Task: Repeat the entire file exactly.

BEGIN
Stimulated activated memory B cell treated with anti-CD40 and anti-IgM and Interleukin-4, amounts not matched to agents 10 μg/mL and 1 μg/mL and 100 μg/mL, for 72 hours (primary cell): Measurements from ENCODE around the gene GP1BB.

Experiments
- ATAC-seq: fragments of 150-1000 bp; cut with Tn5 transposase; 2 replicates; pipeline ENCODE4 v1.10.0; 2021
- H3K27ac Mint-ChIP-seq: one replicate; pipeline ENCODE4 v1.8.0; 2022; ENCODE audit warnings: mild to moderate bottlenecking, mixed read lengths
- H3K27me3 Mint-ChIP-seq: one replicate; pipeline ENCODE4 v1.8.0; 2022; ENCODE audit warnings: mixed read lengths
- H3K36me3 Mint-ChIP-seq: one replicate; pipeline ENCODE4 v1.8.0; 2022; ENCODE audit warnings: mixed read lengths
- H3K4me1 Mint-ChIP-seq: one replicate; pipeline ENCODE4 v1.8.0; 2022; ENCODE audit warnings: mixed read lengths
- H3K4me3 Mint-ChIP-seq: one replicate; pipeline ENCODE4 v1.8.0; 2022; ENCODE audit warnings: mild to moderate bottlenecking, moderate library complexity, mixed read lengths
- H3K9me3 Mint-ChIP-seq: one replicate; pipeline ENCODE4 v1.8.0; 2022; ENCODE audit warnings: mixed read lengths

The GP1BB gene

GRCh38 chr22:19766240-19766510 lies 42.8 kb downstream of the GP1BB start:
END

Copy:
Stimulated activated memory B cell treated with anti-CD40 and anti-IgM and Interleukin-4, amounts not matched to agents 10 μg/mL and 1 μg/mL and 100 μg/mL, for 72 hours (primary cell): Measurements from ENCODE around the gene GP1BB.

Experiments
- ATAC-seq: fragments of 150-1000 bp; cut with Tn5 transposase; 2 replicates; pipeline ENCODE4 v1.10.0; 2021
- H3K27ac Mint-ChIP-seq: one replicate; pipeline ENCODE4 v1.8.0; 2022; ENCODE audit warnings: mild to moderate bottlenecking, mixed read lengths
- H3K27me3 Mint-ChIP-seq: one replicate; pipeline ENCODE4 v1.8.0; 2022; ENCODE audit warnings: mixed read lengths
- H3K36me3 Mint-ChIP-seq: one replicate; pipeline ENCODE4 v1.8.0; 2022; ENCODE audit warnings: mixed read lengths
- H3K4me1 Mint-ChIP-seq: one replicate; pipeline ENCODE4 v1.8.0; 2022; ENCODE audit warnings: mixed read lengths
- H3K4me3 Mint-ChIP-seq: one replicate; pipeline ENCODE4 v1.8.0; 2022; ENCODE audit warnings: mild to moderate bottlenecking, moderate library complexity, mixed read lengths
- H3K9me3 Mint-ChIP-seq: one replicate; pipeline ENCODE4 v1.8.0; 2022; ENCODE audit warnings: mixed read lengths

The GP1BB gene

GRCh38 chr22:19766240-19766510 lies 42.8 kb downstream of the GP1BB start: